The end of the M.V. Putney Hill
26th June 1942: U boats are pushed out into the Caribbean as the rich pickings of the US East coast come to an end
The second "Happy Time" for U-boats was drawing to a close as the US Navy instituted a convoy system along the East coast of America. U-boats now shifted their attention towards the Caribbean, where they lay in wait for ships sailing up and down the known routes.
Admiral Donitz's objective was simple - to sink ships at a faster rate than the Allies could build them - an overall reduction in Allied shipping capacity would restrict the ability for the United States and Canada to supply Britain and Russia. The sinking of any Allied ship, anywhere, whether in cargo or not would contribute to this strategy.
German calculations greatly underestimated the rate at which ships would be built - but this made no difference to those in the cross-hairs of a U-boat periscope.
Alan Shard1 was an Apprentice Deck Officer on the Putney Hill en route from Cape Town to New York. On the 25th June they were about 500 miles north of Puerto Rico in the Caribbean.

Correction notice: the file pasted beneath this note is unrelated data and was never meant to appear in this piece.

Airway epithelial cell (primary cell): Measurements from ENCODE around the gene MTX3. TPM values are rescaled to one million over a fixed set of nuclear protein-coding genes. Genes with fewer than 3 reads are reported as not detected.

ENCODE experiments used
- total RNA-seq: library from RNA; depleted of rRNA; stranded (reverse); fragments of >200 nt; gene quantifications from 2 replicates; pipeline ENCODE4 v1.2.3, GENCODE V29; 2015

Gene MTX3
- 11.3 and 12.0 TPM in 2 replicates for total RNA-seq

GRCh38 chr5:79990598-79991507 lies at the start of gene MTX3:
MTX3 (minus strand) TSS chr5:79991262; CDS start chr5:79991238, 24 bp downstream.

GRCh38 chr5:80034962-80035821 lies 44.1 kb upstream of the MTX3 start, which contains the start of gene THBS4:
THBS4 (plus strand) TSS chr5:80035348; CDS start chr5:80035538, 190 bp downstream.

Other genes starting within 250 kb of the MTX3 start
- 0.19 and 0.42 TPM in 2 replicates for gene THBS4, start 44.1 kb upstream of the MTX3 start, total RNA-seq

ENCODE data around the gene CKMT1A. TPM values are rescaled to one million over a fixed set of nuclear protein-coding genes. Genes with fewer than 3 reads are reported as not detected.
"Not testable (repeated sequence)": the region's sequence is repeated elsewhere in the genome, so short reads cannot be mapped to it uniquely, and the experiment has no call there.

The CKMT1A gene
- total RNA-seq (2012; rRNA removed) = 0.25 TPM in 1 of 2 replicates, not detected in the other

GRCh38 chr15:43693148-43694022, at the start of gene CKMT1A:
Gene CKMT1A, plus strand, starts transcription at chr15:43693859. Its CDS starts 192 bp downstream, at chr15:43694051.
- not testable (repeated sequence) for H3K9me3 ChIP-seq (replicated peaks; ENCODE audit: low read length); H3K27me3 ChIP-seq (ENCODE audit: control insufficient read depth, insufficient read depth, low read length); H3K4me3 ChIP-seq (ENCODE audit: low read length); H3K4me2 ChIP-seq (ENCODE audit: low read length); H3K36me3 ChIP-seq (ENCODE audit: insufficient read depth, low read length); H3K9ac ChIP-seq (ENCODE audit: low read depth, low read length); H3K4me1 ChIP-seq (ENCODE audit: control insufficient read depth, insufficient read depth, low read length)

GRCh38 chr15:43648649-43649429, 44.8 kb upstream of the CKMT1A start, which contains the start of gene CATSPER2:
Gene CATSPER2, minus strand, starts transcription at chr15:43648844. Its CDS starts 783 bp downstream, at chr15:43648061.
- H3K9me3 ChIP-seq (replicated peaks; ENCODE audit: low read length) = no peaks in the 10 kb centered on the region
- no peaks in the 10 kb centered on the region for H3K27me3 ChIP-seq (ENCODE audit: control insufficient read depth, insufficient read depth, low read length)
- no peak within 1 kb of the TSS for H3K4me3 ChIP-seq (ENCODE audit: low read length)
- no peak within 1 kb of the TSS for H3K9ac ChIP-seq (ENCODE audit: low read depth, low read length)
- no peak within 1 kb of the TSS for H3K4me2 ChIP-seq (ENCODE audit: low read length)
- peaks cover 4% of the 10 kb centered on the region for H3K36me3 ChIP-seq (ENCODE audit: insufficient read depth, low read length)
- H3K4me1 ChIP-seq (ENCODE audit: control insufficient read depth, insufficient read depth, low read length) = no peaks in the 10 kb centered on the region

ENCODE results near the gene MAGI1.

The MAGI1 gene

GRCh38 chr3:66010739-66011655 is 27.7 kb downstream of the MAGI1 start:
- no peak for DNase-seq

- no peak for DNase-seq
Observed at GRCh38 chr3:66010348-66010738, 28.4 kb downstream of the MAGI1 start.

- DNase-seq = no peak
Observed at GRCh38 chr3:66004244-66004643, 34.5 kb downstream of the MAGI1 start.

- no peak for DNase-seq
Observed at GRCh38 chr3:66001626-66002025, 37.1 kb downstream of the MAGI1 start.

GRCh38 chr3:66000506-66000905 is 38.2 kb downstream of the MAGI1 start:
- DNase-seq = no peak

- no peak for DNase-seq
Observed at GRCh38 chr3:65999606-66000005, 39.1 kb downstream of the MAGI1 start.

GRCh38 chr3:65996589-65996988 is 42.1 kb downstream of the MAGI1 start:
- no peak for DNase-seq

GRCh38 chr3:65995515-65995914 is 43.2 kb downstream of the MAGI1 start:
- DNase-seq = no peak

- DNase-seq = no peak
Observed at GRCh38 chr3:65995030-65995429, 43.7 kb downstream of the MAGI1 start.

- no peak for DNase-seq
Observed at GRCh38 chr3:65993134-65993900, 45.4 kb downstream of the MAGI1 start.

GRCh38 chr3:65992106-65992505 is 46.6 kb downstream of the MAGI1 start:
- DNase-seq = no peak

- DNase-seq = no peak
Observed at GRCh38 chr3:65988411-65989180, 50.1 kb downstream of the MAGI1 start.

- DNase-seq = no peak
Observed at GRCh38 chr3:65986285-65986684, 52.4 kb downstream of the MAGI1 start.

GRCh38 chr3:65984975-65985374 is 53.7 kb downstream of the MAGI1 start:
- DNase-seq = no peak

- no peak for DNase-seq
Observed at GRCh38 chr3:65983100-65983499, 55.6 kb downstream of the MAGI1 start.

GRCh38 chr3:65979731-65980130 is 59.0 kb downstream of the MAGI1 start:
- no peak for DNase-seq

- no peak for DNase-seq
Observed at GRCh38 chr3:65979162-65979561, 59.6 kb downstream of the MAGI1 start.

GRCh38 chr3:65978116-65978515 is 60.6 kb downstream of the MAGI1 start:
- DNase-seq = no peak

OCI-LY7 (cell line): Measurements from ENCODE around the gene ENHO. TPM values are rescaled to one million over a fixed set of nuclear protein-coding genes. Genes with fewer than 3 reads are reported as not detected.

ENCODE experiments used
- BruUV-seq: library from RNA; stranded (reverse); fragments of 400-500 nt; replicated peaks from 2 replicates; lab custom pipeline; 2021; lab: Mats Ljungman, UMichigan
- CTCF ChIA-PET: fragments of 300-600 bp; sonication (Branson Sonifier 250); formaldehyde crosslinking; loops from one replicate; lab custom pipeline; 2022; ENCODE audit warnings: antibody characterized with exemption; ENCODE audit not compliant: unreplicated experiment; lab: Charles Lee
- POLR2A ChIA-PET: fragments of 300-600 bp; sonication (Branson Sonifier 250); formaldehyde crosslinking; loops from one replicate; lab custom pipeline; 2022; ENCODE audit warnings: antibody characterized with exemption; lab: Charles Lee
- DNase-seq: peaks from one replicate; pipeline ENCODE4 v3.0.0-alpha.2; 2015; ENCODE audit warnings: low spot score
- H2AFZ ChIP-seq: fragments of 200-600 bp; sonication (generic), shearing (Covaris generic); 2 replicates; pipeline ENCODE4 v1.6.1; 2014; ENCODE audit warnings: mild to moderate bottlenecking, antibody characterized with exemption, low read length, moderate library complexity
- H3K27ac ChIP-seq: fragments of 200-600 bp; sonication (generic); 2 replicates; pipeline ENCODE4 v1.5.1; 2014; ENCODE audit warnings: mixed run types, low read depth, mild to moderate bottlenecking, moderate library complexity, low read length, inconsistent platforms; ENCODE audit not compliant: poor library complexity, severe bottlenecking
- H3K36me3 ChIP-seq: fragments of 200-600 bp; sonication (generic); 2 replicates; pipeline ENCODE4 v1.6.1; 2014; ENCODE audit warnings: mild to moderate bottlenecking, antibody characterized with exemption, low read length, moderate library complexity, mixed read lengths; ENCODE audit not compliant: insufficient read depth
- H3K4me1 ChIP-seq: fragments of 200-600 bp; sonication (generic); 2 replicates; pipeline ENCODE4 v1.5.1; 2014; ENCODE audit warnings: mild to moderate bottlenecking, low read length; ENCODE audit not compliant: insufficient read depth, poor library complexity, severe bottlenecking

The time was 2325. It was a brilliant moonlit night, warm, with little breeze and slight sea and swell. The lookout in the port wing of the bridge was a young Apprentice from Radcliffe, Lancashire, who was scanning an area from right ahead to right astern on his side. The Third Mate was keeping a similar lookout on the starboard side and an Able Bodied Seaman at the wheel. The fourth member of the watch, on Standby, had just made the coffee for the Middle Watch coming on at midnight. (Coffee on a British Ship in wartime consisted of throwing a few handfuls of grind into a converted 5lb jam tin with a wire handle and letting it stew on the galley stove).
Keep reading with a 7-day free trial
Subscribe to World War II Today to keep reading this post and get 7 days of free access to the full post archives.